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Jim Efstathiou Jr.
(c) 2014, Bloomberg News


There have been more earthquakes strong enough to be felt in Oklahoma this year than in all of 2013, overwhelming state officials who are trying to determine if the temblors are linked to oil and natural gas production.

The state Sunday night experienced its 109th earthquake of a magnitude 3 or higher, matching the total for all of 2014, according to Austin Holland, a research seismologist with the Oklahoma Geological Survey. More quakes followed, including a magnitude 4 near Langston about 40 miles (64 kilometers) north of Oklahoma City.

A surge in U.S. oil and gas production by fracturing, or fracking, in which drillers use a mix of water and chemicals to coax liquids from rock formations, has generated large volumes of wastewater. As fracking expanded to more fields, reports have become more frequent from Texas to Ohio of earthquakes linked to wells that drillers use to pump wastewater underground.

"We certainly likely have cases of earthquakes being caused by different oil and gas activity," Holland said in an interview. "Evaluating those carefully can take significant amounts of time, especially when we're swamped."

Within the past year, earthquakes thought to be tied to wastewater disposal wells were recorded in Azle, Texas; Jones, Oklahoma; and northeastern Ohio, according to Art McGarr, a geophysicist with the U.S. Geological Survey in Menlo Park, Calif.

Pumping fracking wastewater underground has been linked to a sixfold jump in quakes in the central United States from 2000 to 2011, according to the science agency, part of the Interior Department.

State regulators last year curtailed operations at one Love County injection well and shut down a second after a series of earthquakes in the area, according to Matt Skinner, a spokesman with the Oklahoma Corporation Commission. State officials are analyzing a swarm of earthquakes in the past 10 days near Langston, he said.

"This is the area we're most concerned about," Skinner said in an interview "We do have injection wells in the area."

Chad Warmington, president of the Mid-Continent Oil and Gas Association of Oklahoma, an industry group, wasn't immediately available for comment. The number of earthquakes with suspected connections to injection wells is a small fraction of the number of wells, according to America's Natural Gas Alliance, an industry group in Washington.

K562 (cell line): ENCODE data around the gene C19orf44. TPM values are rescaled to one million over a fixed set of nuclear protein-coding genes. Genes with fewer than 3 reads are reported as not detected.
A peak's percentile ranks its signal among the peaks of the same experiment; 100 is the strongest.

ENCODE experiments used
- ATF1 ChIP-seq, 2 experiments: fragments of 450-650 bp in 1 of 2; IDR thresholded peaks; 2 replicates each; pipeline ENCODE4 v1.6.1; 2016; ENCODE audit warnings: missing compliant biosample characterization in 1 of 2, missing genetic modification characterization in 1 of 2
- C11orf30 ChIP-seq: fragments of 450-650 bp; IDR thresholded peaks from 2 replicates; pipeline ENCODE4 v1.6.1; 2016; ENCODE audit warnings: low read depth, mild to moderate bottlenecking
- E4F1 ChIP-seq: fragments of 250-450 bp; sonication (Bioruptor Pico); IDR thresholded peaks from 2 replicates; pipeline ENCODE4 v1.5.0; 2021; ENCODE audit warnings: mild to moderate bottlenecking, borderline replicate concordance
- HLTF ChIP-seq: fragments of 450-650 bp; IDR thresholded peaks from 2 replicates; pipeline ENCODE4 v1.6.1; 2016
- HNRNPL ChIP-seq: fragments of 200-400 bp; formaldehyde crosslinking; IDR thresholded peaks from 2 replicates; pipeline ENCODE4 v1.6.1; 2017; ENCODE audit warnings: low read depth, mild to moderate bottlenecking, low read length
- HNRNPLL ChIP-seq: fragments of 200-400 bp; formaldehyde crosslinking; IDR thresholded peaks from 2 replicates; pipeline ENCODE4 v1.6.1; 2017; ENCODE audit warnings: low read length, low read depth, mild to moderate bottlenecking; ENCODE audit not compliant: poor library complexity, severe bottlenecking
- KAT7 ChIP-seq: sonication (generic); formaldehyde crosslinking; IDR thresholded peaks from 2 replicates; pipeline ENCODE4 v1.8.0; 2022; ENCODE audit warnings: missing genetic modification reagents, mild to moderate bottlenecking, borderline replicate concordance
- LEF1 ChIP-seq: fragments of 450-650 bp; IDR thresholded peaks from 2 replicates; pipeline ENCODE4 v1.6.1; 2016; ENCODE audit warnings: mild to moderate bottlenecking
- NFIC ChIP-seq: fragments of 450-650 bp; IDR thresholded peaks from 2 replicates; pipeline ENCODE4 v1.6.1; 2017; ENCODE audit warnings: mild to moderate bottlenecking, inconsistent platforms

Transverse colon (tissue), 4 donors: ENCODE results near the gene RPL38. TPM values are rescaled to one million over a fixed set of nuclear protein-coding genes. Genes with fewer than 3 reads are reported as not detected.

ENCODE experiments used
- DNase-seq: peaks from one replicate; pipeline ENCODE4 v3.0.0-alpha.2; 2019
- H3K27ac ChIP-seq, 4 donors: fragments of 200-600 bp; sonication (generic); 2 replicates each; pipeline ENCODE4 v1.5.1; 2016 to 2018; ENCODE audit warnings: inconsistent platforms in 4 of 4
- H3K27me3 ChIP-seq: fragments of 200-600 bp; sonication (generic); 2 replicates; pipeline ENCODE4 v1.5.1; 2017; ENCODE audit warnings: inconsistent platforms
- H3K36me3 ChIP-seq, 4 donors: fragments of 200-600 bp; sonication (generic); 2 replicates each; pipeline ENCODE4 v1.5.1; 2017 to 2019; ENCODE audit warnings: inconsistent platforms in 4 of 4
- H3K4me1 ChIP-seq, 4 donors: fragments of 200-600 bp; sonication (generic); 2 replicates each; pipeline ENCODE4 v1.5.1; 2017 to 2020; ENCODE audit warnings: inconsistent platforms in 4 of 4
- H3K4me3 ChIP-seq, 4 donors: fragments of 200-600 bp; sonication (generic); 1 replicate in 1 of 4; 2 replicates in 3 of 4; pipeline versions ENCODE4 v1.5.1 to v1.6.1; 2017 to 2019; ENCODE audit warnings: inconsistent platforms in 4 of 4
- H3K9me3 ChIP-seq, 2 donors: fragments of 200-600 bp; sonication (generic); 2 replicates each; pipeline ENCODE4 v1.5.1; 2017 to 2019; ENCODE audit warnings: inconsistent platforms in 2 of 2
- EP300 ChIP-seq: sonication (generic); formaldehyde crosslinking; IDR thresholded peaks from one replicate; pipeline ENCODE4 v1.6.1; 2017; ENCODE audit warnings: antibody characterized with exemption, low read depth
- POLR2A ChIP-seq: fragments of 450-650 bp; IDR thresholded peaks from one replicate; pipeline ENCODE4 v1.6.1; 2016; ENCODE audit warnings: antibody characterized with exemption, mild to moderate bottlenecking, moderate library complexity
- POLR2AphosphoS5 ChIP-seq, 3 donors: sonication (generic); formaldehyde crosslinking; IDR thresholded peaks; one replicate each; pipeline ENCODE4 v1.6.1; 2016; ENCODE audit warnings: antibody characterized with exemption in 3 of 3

Oklahoma's biggest recorded earthquake, a 5.7-magnitude temblor near Prague, Oklahoma, on Nov. 6, 2011, was linked to wastewater wells by researchers from the University of Oklahoma, Columbia University and the U.S. Geological Survey.

The state's geological office said the connection was inconclusive. Prague is about 50 miles east of Oklahoma City and 65 miles southwest of Tulsa.

State regulators last month said well operators should have to record injection well pressure daily instead of monthly. The rule needs state legislature approval and the signature of Gov. Mary Fallin.

Arkansas and Ohio have also addressed earthquakes thought to be caused by injection wells with new regulations. Regulators from Kansas, Texas, Oklahoma and Ohio met for the first time in April in Oklahoma City to exchange information on the man-made earthquakes and help states toughen their standards.

"If we shut down injection wells we're shutting down oil and gas production in the state," Holland said. "You certainly don't want to go shut down a hundred disposal wells in an area and not have the evidence to back that up."

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